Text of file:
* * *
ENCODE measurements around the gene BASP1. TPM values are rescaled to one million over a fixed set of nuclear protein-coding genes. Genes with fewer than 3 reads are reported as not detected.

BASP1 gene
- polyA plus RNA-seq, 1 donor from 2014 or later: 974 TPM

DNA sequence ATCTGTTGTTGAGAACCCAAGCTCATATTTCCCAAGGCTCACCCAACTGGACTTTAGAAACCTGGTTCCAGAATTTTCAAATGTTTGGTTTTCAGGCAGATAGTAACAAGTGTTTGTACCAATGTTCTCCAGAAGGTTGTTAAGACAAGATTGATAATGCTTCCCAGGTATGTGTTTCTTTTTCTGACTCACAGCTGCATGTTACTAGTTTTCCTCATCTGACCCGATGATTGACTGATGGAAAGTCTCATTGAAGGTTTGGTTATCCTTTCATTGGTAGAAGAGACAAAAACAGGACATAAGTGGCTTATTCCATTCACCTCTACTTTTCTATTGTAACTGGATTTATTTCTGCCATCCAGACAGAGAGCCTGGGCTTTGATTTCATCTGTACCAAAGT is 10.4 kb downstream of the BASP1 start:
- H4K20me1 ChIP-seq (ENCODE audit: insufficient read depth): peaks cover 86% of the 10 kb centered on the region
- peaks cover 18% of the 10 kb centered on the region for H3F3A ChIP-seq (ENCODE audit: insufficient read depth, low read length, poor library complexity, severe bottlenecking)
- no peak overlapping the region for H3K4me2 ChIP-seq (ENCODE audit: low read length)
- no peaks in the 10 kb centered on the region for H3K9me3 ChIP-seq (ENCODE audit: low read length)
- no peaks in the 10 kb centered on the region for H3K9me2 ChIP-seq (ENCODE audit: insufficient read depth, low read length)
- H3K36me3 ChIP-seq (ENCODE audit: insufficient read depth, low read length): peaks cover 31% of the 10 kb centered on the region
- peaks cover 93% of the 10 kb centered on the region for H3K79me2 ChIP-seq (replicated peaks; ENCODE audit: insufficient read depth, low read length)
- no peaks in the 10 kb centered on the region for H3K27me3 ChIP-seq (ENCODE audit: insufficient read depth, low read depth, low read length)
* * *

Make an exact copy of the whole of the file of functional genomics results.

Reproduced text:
ENCODE measurements around the gene BASP1. TPM values are rescaled to one million over a fixed set of nuclear protein-coding genes. Genes with fewer than 3 reads are reported as not detected.

BASP1 gene
- polyA plus RNA-seq, 1 donor from 2014 or later: 974 TPM

DNA sequence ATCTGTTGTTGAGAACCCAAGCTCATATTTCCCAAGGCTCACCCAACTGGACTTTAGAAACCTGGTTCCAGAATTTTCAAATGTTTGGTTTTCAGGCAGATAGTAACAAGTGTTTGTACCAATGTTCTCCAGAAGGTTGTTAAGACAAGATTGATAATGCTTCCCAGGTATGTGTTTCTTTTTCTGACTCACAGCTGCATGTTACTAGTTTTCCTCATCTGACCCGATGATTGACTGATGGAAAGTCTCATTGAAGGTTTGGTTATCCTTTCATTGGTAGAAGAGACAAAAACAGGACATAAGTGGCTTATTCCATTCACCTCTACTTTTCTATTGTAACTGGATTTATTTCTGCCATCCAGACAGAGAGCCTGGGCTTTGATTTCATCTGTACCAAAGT is 10.4 kb downstream of the BASP1 start:
- H4K20me1 ChIP-seq (ENCODE audit: insufficient read depth): peaks cover 86% of the 10 kb centered on the region
- peaks cover 18% of the 10 kb centered on the region for H3F3A ChIP-seq (ENCODE audit: insufficient read depth, low read length, poor library complexity, severe bottlenecking)
- no peak overlapping the region for H3K4me2 ChIP-seq (ENCODE audit: low read length)
- no peaks in the 10 kb centered on the region for H3K9me3 ChIP-seq (ENCODE audit: low read length)
- no peaks in the 10 kb centered on the region for H3K9me2 ChIP-seq (ENCODE audit: insufficient read depth, low read length)
- H3K36me3 ChIP-seq (ENCODE audit: insufficient read depth, low read length): peaks cover 31% of the 10 kb centered on the region
- peaks cover 93% of the 10 kb centered on the region for H3K79me2 ChIP-seq (replicated peaks; ENCODE audit: insufficient read depth, low read length)
- no peaks in the 10 kb centered on the region for H3K27me3 ChIP-seq (ENCODE audit: insufficient read depth, low read depth, low read length)